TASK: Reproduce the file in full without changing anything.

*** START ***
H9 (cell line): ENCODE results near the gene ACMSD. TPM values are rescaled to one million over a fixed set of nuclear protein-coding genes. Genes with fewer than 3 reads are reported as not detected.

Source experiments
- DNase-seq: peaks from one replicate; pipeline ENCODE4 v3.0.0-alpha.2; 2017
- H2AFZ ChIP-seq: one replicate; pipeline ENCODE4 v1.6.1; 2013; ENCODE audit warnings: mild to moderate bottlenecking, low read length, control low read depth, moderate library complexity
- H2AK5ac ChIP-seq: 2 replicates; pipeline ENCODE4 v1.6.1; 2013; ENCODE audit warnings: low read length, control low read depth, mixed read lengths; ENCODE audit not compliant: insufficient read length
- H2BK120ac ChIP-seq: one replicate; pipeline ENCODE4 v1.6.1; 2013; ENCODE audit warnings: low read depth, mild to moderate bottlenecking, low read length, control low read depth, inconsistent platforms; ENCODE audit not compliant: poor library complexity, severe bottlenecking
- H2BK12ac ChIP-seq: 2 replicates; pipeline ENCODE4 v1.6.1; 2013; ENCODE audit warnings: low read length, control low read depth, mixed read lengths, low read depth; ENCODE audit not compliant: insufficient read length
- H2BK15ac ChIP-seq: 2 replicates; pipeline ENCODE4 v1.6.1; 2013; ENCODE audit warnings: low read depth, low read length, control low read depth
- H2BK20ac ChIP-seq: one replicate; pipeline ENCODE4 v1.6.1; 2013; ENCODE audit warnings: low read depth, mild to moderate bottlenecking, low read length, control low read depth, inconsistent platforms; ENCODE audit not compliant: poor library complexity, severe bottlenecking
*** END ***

H9 (cell line): ENCODE results near the gene ACMSD. TPM values are rescaled to one million over a fixed set of nuclear protein-coding genes. Genes with fewer than 3 reads are reported as not detected.

Source experiments
- DNase-seq: peaks from one replicate; pipeline ENCODE4 v3.0.0-alpha.2; 2017
- H2AFZ ChIP-seq: one replicate; pipeline ENCODE4 v1.6.1; 2013; ENCODE audit warnings: mild to moderate bottlenecking, low read length, control low read depth, moderate library complexity
- H2AK5ac ChIP-seq: 2 replicates; pipeline ENCODE4 v1.6.1; 2013; ENCODE audit warnings: low read length, control low read depth, mixed read lengths; ENCODE audit not compliant: insufficient read length
- H2BK120ac ChIP-seq: one replicate; pipeline ENCODE4 v1.6.1; 2013; ENCODE audit warnings: low read depth, mild to moderate bottlenecking, low read length, control low read depth, inconsistent platforms; ENCODE audit not compliant: poor library complexity, severe bottlenecking
- H2BK12ac ChIP-seq: 2 replicates; pipeline ENCODE4 v1.6.1; 2013; ENCODE audit warnings: low read length, control low read depth, mixed read lengths, low read depth; ENCODE audit not compliant: insufficient read length
- H2BK15ac ChIP-seq: 2 replicates; pipeline ENCODE4 v1.6.1; 2013; ENCODE audit warnings: low read depth, low read length, control low read depth
- H2BK20ac ChIP-seq: one replicate; pipeline ENCODE4 v1.6.1; 2013; ENCODE audit warnings: low read depth, mild to moderate bottlenecking, low read length, control low read depth, inconsistent platforms; ENCODE audit not compliant: poor library complexity, severe bottlenecking